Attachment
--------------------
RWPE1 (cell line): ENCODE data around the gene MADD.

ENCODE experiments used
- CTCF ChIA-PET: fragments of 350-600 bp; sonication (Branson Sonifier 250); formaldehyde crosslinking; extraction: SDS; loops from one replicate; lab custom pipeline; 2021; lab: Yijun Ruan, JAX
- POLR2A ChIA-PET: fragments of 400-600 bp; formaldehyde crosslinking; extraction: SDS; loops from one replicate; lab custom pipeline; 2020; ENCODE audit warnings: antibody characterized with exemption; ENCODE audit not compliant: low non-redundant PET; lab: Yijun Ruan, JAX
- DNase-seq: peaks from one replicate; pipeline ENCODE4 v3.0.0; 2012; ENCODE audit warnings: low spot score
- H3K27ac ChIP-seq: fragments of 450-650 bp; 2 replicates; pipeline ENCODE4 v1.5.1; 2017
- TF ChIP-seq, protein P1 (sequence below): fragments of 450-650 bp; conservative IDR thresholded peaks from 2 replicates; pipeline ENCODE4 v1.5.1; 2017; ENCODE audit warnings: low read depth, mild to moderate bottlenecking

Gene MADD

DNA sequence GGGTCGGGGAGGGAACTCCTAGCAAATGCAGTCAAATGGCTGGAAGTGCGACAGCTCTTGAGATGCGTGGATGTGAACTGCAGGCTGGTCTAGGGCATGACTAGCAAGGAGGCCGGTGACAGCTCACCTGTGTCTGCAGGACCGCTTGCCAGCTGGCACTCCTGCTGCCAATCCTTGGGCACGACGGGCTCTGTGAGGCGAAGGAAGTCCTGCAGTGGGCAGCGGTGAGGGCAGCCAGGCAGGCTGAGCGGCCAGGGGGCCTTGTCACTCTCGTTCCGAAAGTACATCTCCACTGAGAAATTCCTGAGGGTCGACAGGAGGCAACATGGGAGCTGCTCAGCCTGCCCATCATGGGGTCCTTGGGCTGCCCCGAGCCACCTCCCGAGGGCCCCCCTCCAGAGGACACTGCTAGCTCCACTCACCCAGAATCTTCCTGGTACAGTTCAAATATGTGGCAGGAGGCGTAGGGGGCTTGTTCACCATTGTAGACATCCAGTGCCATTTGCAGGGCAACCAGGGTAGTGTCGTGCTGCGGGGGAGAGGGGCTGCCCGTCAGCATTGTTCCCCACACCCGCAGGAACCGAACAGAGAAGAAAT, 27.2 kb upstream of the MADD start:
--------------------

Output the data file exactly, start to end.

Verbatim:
RWPE1 (cell line): ENCODE data around the gene MADD.

ENCODE experiments used
- CTCF ChIA-PET: fragments of 350-600 bp; sonication (Branson Sonifier 250); formaldehyde crosslinking; extraction: SDS; loops from one replicate; lab custom pipeline; 2021; lab: Yijun Ruan, JAX
- POLR2A ChIA-PET: fragments of 400-600 bp; formaldehyde crosslinking; extraction: SDS; loops from one replicate; lab custom pipeline; 2020; ENCODE audit warnings: antibody characterized with exemption; ENCODE audit not compliant: low non-redundant PET; lab: Yijun Ruan, JAX
- DNase-seq: peaks from one replicate; pipeline ENCODE4 v3.0.0; 2012; ENCODE audit warnings: low spot score
- H3K27ac ChIP-seq: fragments of 450-650 bp; 2 replicates; pipeline ENCODE4 v1.5.1; 2017
- TF ChIP-seq, protein P1 (sequence below): fragments of 450-650 bp; conservative IDR thresholded peaks from 2 replicates; pipeline ENCODE4 v1.5.1; 2017; ENCODE audit warnings: low read depth, mild to moderate bottlenecking

Gene MADD

DNA sequence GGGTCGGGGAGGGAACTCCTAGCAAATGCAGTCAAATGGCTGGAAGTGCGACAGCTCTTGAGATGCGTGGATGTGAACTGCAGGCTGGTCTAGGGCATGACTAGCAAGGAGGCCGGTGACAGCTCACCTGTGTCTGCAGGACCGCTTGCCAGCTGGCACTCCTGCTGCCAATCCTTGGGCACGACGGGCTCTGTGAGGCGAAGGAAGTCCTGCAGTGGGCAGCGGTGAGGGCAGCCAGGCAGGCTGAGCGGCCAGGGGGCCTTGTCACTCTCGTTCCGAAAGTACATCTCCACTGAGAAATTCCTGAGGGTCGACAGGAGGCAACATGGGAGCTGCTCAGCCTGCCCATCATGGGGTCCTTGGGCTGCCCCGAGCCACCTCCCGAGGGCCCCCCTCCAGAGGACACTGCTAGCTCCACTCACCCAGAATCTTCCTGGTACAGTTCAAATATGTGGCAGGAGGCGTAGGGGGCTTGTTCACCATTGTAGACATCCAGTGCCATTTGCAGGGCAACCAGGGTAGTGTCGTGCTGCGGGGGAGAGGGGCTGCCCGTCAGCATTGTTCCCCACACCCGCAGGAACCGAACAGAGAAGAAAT, 27.2 kb upstream of the MADD start: